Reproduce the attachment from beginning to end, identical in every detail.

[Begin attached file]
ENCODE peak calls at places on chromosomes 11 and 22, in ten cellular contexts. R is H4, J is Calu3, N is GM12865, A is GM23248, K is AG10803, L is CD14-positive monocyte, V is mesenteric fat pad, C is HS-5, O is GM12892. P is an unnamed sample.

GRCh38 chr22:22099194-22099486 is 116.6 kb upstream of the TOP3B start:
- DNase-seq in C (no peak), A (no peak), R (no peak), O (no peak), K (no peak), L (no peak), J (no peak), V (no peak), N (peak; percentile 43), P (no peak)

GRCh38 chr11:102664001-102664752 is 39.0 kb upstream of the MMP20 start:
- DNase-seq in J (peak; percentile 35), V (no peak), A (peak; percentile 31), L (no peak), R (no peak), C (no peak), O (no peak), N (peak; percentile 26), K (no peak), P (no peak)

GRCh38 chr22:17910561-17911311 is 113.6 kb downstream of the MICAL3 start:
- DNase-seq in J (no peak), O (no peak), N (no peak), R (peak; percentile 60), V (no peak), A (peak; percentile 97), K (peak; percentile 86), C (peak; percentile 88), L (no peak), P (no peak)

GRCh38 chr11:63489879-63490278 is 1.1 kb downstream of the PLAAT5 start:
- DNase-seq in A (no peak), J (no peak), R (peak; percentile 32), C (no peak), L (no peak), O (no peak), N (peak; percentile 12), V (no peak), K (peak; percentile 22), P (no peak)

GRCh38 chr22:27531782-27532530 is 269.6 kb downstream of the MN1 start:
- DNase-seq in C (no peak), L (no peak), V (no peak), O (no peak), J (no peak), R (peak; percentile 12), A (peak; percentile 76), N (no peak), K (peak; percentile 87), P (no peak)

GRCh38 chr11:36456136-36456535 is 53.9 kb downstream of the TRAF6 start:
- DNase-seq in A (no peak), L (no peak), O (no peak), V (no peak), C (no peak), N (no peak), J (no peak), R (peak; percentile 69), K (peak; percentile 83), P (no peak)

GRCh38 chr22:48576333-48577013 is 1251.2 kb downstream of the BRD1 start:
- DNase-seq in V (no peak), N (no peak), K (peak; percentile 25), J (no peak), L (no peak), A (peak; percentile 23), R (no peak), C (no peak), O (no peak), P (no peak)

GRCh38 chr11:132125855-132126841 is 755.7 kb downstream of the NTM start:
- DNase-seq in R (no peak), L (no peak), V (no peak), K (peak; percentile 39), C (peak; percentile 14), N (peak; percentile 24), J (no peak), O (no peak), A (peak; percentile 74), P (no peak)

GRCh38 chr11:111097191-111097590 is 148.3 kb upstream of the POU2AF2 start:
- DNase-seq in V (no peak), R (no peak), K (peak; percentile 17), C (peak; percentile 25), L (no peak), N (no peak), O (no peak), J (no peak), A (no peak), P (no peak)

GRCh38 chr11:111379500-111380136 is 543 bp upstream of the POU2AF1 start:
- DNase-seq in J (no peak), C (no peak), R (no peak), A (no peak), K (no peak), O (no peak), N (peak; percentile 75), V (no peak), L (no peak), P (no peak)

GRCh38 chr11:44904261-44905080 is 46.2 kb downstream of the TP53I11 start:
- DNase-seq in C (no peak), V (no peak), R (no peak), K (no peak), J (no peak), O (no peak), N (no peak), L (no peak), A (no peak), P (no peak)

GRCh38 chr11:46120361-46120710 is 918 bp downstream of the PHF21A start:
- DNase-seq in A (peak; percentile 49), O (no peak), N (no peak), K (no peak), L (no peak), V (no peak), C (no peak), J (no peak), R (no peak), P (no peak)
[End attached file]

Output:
ENCODE peak calls at places on chromosomes 11 and 22, in ten cellular contexts. R is H4, J is Calu3, N is GM12865, A is GM23248, K is AG10803, L is CD14-positive monocyte, V is mesenteric fat pad, C is HS-5, O is GM12892. P is an unnamed sample.

GRCh38 chr22:22099194-22099486 is 116.6 kb upstream of the TOP3B start:
- DNase-seq in C (no peak), A (no peak), R (no peak), O (no peak), K (no peak), L (no peak), J (no peak), V (no peak), N (peak; percentile 43), P (no peak)

GRCh38 chr11:102664001-102664752 is 39.0 kb upstream of the MMP20 start:
- DNase-seq in J (peak; percentile 35), V (no peak), A (peak; percentile 31), L (no peak), R (no peak), C (no peak), O (no peak), N (peak; percentile 26), K (no peak), P (no peak)

GRCh38 chr22:17910561-17911311 is 113.6 kb downstream of the MICAL3 start:
- DNase-seq in J (no peak), O (no peak), N (no peak), R (peak; percentile 60), V (no peak), A (peak; percentile 97), K (peak; percentile 86), C (peak; percentile 88), L (no peak), P (no peak)

GRCh38 chr11:63489879-63490278 is 1.1 kb downstream of the PLAAT5 start:
- DNase-seq in A (no peak), J (no peak), R (peak; percentile 32), C (no peak), L (no peak), O (no peak), N (peak; percentile 12), V (no peak), K (peak; percentile 22), P (no peak)

GRCh38 chr22:27531782-27532530 is 269.6 kb downstream of the MN1 start:
- DNase-seq in C (no peak), L (no peak), V (no peak), O (no peak), J (no peak), R (peak; percentile 12), A (peak; percentile 76), N (no peak), K (peak; percentile 87), P (no peak)

GRCh38 chr11:36456136-36456535 is 53.9 kb downstream of the TRAF6 start:
- DNase-seq in A (no peak), L (no peak), O (no peak), V (no peak), C (no peak), N (no peak), J (no peak), R (peak; percentile 69), K (peak; percentile 83), P (no peak)

GRCh38 chr22:48576333-48577013 is 1251.2 kb downstream of the BRD1 start:
- DNase-seq in V (no peak), N (no peak), K (peak; percentile 25), J (no peak), L (no peak), A (peak; percentile 23), R (no peak), C (no peak), O (no peak), P (no peak)

GRCh38 chr11:132125855-132126841 is 755.7 kb downstream of the NTM start:
- DNase-seq in R (no peak), L (no peak), V (no peak), K (peak; percentile 39), C (peak; percentile 14), N (peak; percentile 24), J (no peak), O (no peak), A (peak; percentile 74), P (no peak)

GRCh38 chr11:111097191-111097590 is 148.3 kb upstream of the POU2AF2 start:
- DNase-seq in V (no peak), R (no peak), K (peak; percentile 17), C (peak; percentile 25), L (no peak), N (no peak), O (no peak), J (no peak), A (no peak), P (no peak)

GRCh38 chr11:111379500-111380136 is 543 bp upstream of the POU2AF1 start:
- DNase-seq in J (no peak), C (no peak), R (no peak), A (no peak), K (no peak), O (no peak), N (peak; percentile 75), V (no peak), L (no peak), P (no peak)

GRCh38 chr11:44904261-44905080 is 46.2 kb downstream of the TP53I11 start:
- DNase-seq in C (no peak), V (no peak), R (no peak), K (no peak), J (no peak), O (no peak), N (no peak), L (no peak), A (no peak), P (no peak)

GRCh38 chr11:46120361-46120710 is 918 bp downstream of the PHF21A start:
- DNase-seq in A (peak; percentile 49), O (no peak), N (no peak), K (no peak), L (no peak), V (no peak), C (no peak), J (no peak), R (no peak), P (no peak)